Most pets with AIHA/IMHA are presented for weakness and lethargy; i.e., the effects of anemia. The pet may require a transfusion to improve its clinical state while immunosuppressive treatments have time to work. The clinician may elect to give whole blood, or more commonly packed red blood cells or synthetic hemoglobin (Oxyglobinc).

Pulmonary thromboembolism (blood clots in the lungs) results when abnormal clotting arises from an activation of the clotting system due to inflammation and RBC destruction. In pets with AIHA/IMHA, several factors, including the presence of hemolysis (RBC destruction), IV catheters, prednisone administration, and vascular stasis contribute to the increased clotting tendency of the blood in dogs with IMHA/AIHA. If thromboembolism is suspected, the pet will be given doses of heparin (100-200 iu/kg of body weight 4x per day) and possibly oxygen to reduce the labored breathing.

Side Effects from the Drugs

Prednisone and other cortisone medications are catabolic substances; pets lose muscle mass and strength. Additionally, these drugs cause increased thirst and urinations (PD/PU) by affecting kidney concentrating ability. These drugs are potentially irritating (ulcerogenic) to the gastrointestinal (GI) tract and can cause vomiting with or without GI bleeding. Pancreatitis is another potential complication associated with cortisone and aziothioprine administration.

In some instances, the cytotoxic drugs can cause bone marrow failure. As these drugs kill rapidly dividing cells, the development of decreased production of white blood cells can arise and open the pet up to life threatening infections.

When to Decrease Medications?

Typically about every 3-6 weeks, medications should be decreased by 25-50%. Factors that are important in deciding treatment adjustments include trends in the hematocrit and resolution of clinical signs in the dog compared to prior examination. Cocker spaniels tend to be weaned a little slower, and large pets may tend to be weaned over longer time periods because of the higher level of medications they were on. Most pets should be off medications by one year and then be checked 3-4 times per year for the first year, and then yearly after that.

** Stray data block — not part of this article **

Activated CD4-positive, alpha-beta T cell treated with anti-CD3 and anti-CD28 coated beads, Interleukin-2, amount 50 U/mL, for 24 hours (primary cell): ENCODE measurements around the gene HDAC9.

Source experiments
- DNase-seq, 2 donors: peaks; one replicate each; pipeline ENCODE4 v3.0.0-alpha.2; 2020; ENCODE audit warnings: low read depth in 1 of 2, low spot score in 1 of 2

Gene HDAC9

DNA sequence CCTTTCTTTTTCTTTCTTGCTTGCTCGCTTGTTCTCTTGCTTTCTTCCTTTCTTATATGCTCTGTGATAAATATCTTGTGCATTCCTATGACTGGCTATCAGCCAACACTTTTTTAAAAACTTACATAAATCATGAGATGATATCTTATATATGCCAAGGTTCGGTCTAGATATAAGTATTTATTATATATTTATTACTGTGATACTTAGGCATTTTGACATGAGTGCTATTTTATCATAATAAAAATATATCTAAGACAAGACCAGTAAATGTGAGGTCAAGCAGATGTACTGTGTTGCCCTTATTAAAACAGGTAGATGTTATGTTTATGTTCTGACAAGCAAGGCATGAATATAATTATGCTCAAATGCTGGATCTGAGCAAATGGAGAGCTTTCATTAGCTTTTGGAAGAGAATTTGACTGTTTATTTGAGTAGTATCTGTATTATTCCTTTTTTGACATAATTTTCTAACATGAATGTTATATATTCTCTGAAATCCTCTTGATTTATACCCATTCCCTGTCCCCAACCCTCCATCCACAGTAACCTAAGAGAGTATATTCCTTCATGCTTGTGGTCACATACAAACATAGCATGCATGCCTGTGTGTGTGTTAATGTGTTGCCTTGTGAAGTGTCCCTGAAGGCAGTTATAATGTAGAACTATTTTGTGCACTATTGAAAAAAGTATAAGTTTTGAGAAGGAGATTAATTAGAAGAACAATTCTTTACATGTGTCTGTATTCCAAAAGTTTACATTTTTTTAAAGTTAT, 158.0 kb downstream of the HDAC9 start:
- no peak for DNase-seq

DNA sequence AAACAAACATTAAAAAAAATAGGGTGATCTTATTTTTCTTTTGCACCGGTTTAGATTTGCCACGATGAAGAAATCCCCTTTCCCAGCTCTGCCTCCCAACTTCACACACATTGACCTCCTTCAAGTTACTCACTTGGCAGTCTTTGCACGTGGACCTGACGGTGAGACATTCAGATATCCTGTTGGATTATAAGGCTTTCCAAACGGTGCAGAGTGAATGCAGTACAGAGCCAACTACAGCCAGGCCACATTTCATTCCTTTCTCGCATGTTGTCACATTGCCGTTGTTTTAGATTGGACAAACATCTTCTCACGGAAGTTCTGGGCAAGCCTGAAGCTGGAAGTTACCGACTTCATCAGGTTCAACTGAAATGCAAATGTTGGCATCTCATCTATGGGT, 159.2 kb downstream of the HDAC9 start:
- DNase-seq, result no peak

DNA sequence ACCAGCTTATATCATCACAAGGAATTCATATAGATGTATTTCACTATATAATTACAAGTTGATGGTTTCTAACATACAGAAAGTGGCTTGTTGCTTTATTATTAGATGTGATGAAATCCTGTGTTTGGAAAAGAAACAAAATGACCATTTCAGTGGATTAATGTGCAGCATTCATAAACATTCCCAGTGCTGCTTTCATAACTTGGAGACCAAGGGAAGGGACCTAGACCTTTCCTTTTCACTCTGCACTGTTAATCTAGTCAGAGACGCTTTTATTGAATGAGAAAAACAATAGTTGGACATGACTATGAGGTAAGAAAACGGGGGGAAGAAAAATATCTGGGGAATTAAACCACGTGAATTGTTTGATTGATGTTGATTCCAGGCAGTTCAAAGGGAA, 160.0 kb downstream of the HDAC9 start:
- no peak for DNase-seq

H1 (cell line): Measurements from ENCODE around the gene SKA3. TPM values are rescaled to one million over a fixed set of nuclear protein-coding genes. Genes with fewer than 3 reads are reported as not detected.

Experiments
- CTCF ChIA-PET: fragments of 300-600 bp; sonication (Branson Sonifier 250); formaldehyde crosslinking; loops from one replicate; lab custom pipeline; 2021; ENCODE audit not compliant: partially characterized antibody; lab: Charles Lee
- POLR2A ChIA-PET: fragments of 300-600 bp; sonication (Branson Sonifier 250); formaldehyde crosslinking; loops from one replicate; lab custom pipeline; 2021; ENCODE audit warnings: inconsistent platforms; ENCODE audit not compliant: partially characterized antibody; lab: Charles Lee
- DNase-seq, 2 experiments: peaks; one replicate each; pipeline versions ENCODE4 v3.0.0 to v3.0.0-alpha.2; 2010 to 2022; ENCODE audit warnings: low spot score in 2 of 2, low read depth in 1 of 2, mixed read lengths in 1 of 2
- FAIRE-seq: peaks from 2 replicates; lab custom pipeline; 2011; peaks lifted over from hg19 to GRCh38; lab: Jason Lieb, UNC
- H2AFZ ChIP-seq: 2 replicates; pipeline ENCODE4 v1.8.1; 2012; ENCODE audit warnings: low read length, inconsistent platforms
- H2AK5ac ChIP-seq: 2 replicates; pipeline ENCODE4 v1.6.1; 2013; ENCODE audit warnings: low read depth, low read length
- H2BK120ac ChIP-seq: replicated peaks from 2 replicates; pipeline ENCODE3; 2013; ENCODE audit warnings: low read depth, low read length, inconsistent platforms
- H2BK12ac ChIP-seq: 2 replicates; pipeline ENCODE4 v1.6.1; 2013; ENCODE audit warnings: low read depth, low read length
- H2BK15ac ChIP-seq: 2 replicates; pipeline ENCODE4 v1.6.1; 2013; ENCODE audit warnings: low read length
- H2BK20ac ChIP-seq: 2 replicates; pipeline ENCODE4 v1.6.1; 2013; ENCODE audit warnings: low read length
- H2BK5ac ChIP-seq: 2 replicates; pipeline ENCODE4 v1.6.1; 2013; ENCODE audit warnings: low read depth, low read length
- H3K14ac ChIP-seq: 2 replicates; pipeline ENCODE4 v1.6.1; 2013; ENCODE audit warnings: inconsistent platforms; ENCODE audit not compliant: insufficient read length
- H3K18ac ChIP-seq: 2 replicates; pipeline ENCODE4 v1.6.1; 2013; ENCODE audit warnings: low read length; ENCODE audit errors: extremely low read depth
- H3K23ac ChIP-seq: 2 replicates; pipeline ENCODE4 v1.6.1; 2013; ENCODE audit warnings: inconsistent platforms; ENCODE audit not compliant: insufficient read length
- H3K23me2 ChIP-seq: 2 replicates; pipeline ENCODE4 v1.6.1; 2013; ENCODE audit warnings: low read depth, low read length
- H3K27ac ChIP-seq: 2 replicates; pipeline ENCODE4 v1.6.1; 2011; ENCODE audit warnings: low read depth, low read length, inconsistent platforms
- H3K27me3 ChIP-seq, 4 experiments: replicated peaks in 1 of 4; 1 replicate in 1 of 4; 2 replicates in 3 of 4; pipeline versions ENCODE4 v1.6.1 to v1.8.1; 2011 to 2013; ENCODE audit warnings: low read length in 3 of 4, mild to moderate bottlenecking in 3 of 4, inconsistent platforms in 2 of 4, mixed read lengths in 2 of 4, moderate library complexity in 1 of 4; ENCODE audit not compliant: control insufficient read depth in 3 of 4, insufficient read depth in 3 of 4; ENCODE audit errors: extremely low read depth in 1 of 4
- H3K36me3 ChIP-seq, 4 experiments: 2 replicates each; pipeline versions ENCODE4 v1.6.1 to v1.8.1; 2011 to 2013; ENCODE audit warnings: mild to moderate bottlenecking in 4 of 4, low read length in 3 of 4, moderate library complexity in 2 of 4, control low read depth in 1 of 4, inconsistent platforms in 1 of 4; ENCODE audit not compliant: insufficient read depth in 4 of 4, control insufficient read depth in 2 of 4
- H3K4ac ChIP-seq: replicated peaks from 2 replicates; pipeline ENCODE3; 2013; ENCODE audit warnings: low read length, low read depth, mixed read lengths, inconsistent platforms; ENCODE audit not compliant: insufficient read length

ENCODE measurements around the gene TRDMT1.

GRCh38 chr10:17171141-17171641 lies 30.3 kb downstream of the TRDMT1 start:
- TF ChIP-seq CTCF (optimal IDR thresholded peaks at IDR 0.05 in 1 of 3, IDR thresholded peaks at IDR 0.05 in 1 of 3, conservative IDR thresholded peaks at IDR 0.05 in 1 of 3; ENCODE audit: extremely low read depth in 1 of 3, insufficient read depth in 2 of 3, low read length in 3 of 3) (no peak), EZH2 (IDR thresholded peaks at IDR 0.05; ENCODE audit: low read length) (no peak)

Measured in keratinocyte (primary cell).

AIHA/IMHA is a life threatening immune disease that can cause damage to vital organs through the lack of oxygen supply associated with the resultant anemia. Owners of pets with AIHA/IMHA face a guarded to poor prognosis for the pet at the time of diagnosis. If an underlying disease such as cancer is discovered the prognosis becomes complicated by the limitations associated with the underlying cause as well.

Additionally, the destruction of RBC can result in development of blood clotting disorders and a systemic inflammation syndrome that looks like a severe infection clinically—the aftereffects of these can also cause organ damage to kidneys, lungs and other organs resulting in death or prolonged hospitalization.

This brochure was written with the wonderful help and support from Dr. Robert Murtaugh of Dove Lewis Emergency Animal Hospital and Dr. Elizabeth Rozanski from Tufts University School of Veterinary Medicine. The material in this brochure was written to use as an aide for others to learn about this terrible disease and its effect on their pet.


Dr. Robert J. Murtaugh, DACVIM, DACVECC is a graduate of the University of Minnesota, College of Veterinary Medicine. Dr. Murtaugh was formerly on the faculty at Tufts University School of Veterinary Medicine and is currently the Director of Critical Care at the Dove Lewis Emergency Animal Hospital in Portland, Oregon. Dr. Murtaugh chaired the organizing committee to establish the American College of Veterinary Emergency and Critical Care (ACVECC). He is a past-president (1994-1996) of the Veterinary Emergency and Critical Care Society and currently President-elect of ACVECC.

Dr. Elizabeth Rozanski, DACVIM, DACVECC is a graduate of the University of Illinois. She completed a residency in Emergency and Critical Care medicine at the University of Pennsylvania and is currently an Assistant Professor at Tufts University School of Veterinary Medicine.


Immune-Mediated Hemolytic Anemia and Immune-Mediated Thrombocytopenia, Textbook of Veterinary Internal Medicine—Client Information Series, Carol Norris, DVM, DACVIM. Copyright 2000 by W.B. Saunders Company